Picture this my TV-watching friends.
[cue wavy, migraine-aura like swirls that traditionally usher in a dream scene]
It’s 2042 and TV executives are huddled around a table, pondering which new shows they should commit to beaming directly into each citizen’s neural net.
As always it’s a hard task, complicated by the fact that recent advances in virtual reality interfaces have allowed people to create their dramas and adventures to the point that TV shows, such as they still exist (if only in the sense that people still quaintly refer to them as TV shows) are increasingly fighting for space with “Marg and John fight the Martians with Tequilas” and “Tom’s Ten Lovers … and a Dog.”
How do you re-capture a fractured, viewing public’s attention with that kind of ability in the hands of each and every person?
One way, of course, is to simply resuscitate ye olde veteran TV shows, with a faintly discernible twist, but call it re-booting so it’s not immediately obvious you are being hopelessly derivative and doling out pixelated comfort food for the masses.
The people naturally will greet the re-arrival of one of their favourite old TV shows with the joy reserved for re-acquainting with an old superannuated friend … that is until they realise that was then and this is now and their friend isn’t as funny, dramatic or engaging as they used to be.
But I am getting ahead of myself.
This is how The Walking Dead, which only finished 10 years earlier after a record breaking 22 season run, comes to be the star attraction of the 2042-2043 television season with everything much the same save for Rick’s new companion – a laser-shooting 3 armed monkey called Wayne.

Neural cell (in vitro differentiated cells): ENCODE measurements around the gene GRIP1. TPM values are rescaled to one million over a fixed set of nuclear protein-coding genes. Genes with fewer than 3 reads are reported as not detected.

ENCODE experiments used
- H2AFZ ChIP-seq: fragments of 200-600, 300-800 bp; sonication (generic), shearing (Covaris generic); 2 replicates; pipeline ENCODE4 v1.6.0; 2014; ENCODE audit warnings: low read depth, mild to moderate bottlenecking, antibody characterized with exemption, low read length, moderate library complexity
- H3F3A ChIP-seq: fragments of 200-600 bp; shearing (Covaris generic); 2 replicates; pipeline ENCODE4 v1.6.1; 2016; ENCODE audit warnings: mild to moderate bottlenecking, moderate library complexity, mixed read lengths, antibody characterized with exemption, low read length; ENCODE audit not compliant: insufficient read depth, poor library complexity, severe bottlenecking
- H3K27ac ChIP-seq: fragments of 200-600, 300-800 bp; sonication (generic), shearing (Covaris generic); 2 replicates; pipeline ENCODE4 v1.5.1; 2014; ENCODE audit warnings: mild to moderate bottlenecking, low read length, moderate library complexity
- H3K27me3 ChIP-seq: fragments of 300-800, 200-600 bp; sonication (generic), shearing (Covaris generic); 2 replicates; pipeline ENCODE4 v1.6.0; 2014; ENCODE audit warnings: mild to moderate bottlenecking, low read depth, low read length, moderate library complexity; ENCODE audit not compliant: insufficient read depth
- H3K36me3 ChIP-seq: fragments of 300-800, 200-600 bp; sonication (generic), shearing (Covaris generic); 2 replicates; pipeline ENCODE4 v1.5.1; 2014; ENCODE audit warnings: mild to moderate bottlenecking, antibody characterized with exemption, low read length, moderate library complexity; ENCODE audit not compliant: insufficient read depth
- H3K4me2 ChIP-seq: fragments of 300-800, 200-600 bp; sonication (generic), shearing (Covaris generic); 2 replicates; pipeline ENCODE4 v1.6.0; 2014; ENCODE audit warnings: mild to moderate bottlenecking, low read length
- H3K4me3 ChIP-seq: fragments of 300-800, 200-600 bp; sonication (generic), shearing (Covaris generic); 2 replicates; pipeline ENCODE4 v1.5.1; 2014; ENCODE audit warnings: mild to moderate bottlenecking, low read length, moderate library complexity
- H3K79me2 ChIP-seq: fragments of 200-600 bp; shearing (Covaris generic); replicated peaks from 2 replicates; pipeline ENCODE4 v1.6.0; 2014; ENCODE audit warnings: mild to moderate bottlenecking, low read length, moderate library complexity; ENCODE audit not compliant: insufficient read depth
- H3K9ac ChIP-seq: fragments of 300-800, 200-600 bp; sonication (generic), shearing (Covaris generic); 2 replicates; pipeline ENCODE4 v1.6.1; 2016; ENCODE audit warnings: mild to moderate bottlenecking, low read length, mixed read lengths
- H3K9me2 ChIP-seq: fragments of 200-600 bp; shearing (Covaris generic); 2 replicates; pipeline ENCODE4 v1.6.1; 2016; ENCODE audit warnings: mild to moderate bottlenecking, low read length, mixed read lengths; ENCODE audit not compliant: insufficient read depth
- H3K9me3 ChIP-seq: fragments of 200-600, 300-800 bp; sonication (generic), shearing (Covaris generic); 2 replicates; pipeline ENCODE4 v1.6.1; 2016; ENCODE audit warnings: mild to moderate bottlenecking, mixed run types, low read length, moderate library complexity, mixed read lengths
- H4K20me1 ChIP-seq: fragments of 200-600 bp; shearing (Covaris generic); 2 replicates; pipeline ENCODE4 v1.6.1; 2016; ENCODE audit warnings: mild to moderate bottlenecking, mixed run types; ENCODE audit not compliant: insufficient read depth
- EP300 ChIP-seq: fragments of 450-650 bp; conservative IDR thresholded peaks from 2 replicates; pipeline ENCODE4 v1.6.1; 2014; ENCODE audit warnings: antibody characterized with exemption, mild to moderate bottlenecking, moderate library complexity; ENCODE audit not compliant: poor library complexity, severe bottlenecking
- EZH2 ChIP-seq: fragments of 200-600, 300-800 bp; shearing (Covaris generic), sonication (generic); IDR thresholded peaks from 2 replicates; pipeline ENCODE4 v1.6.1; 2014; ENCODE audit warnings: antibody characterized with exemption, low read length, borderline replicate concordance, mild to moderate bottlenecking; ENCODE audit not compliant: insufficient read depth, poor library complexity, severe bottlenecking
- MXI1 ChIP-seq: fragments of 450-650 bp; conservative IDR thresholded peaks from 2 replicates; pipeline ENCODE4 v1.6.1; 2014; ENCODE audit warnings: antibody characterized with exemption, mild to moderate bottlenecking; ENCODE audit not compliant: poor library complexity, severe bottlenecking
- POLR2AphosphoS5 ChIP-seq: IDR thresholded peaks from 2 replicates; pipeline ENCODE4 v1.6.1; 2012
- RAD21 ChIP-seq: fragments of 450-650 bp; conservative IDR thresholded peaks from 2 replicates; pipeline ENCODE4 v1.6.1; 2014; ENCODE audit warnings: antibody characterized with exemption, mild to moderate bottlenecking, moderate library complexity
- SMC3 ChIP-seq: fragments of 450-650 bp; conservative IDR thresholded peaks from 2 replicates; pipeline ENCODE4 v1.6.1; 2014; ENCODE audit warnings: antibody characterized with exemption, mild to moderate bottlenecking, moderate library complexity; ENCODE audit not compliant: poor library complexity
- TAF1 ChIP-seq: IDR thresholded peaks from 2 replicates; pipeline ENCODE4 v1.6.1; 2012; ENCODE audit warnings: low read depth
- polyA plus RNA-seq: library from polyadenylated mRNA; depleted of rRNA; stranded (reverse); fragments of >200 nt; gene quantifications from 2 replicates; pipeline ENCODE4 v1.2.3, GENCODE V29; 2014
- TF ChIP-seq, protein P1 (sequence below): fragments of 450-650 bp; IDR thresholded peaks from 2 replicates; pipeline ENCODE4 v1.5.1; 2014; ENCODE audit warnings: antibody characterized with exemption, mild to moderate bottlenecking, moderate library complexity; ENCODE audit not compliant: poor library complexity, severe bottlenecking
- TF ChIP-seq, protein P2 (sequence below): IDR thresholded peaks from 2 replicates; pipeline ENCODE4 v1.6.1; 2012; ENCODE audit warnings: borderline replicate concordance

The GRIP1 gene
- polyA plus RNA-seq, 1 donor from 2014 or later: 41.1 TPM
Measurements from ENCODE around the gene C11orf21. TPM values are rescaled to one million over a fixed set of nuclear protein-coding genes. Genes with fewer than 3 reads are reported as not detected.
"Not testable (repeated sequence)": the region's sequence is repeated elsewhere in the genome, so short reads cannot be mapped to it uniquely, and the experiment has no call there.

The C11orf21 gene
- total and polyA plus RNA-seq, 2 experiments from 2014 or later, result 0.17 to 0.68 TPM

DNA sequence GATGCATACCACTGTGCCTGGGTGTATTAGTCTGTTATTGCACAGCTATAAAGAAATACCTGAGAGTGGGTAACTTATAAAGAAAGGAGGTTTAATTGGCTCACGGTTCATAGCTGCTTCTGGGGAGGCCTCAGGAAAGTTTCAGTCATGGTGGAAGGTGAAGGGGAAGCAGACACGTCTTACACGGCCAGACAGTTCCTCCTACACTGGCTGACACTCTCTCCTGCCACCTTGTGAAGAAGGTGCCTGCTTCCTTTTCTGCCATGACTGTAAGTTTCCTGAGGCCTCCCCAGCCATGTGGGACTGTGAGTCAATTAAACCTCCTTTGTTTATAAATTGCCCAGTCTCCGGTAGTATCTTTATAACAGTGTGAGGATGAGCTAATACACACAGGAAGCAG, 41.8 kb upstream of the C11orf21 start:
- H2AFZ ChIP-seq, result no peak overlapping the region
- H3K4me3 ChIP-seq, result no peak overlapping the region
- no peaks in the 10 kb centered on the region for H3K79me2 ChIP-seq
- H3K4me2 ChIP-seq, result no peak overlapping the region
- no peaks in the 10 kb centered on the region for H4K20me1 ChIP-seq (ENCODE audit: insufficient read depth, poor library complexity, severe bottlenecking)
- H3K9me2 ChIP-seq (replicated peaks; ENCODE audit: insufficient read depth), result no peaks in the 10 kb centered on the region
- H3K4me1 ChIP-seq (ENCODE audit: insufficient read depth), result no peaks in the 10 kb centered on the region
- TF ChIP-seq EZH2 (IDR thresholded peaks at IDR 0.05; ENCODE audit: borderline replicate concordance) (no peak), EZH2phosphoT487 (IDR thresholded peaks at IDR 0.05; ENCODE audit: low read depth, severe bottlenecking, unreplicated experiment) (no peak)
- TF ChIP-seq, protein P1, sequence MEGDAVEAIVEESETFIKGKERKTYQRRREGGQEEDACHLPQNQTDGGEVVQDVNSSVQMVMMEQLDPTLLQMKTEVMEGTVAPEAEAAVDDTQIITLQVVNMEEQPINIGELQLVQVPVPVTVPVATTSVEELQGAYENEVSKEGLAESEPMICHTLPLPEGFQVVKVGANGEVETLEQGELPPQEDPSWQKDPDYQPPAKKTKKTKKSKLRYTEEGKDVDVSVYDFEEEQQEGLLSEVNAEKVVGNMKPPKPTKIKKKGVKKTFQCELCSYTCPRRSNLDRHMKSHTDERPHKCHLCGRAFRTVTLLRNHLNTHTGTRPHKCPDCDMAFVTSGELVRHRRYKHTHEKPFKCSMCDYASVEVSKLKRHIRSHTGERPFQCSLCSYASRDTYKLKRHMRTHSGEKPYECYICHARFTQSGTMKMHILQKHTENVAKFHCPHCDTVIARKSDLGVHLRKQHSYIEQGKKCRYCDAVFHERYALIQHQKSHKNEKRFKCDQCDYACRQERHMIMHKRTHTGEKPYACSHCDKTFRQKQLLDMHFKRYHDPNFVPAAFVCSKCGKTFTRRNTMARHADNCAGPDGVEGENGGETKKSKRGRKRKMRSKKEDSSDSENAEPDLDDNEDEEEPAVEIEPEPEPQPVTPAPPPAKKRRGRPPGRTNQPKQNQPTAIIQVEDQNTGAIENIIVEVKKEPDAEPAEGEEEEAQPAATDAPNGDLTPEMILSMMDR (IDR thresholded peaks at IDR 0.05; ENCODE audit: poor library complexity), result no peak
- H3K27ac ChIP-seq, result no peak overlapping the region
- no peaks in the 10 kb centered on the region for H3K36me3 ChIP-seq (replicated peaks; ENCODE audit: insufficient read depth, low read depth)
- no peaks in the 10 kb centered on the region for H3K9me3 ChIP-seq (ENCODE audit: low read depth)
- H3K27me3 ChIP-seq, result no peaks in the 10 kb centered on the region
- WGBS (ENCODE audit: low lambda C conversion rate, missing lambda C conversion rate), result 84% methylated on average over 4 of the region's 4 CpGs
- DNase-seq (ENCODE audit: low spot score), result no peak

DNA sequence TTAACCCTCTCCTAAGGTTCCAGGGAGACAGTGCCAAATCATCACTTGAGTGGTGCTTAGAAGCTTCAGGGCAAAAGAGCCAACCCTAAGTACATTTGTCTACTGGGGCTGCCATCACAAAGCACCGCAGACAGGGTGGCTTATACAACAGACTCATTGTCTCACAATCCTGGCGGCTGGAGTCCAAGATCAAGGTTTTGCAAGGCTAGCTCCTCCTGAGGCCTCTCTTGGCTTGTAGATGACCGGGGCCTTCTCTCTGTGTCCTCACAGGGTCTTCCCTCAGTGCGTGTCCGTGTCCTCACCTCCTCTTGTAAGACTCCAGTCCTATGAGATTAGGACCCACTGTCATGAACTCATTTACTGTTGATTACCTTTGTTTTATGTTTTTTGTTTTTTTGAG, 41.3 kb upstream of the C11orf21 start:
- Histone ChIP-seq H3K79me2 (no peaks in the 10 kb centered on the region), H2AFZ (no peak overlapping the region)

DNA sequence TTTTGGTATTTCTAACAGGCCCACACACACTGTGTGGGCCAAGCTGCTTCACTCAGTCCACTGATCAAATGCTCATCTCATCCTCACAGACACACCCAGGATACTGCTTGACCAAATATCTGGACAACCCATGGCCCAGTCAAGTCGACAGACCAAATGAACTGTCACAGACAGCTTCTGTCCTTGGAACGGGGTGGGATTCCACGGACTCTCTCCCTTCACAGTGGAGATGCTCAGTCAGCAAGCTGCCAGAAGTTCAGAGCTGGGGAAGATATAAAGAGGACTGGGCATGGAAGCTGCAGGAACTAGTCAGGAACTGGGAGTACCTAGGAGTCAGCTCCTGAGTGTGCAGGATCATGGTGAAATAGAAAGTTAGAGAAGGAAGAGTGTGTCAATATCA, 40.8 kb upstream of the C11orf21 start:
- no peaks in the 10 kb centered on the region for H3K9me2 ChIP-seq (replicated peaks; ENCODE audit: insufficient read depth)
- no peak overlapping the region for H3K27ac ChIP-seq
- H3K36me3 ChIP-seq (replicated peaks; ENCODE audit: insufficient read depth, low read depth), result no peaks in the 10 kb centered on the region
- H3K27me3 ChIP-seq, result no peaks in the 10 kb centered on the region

Think that’s ridiculously over the top and far fetched, and the product of a fevered prophesying brain (granted Nostradamus I am not)?
For, just a few days ago, it was announced that both Murder She Wrote and Charmed, two shows which ended their runs in 1996 and 2006 effectively, would be re-booted for discerning “modern” TV audiences, in one case only 7 years after the show has ended.
In the case of Murder She Wrote, which starred the wonderful Jessica Fletcher and ran for 12 seasons from 1984-1996, the term being bandied about is “re-imagining”, a favourite of producers wanting to emphasise the fact that this is their wholly unique, fresh and clean take on an old property.
Here’s the official logline from NBC (via huffingpost.com) confirming their take on the amateur literary sleuth’s adventures:
“This re-imagining of Murder She Wrote — from Desperate Housewives Executive Producer Alexandra Cunningham and starring Academy-Award winner Octavia Spencer (The Help) — is a light, contemporary procedural, in the vein of Bones or Fargo, following a hospital administrator and amateur sleuth who self-publishes her first mystery novel. Set in a day where sensational headlines inundate the news, this woman’s avid fascination with true crime leads her to become an active participant in the investigations.”
Now I am a huge fan of Octavia Spencer and have no doubt she will do justice to the role of Jessica Fletcher, largely due to the fact that she seems to be bubbling over with enthusiasm at the thought of playing this iconic figure (via deadline.com):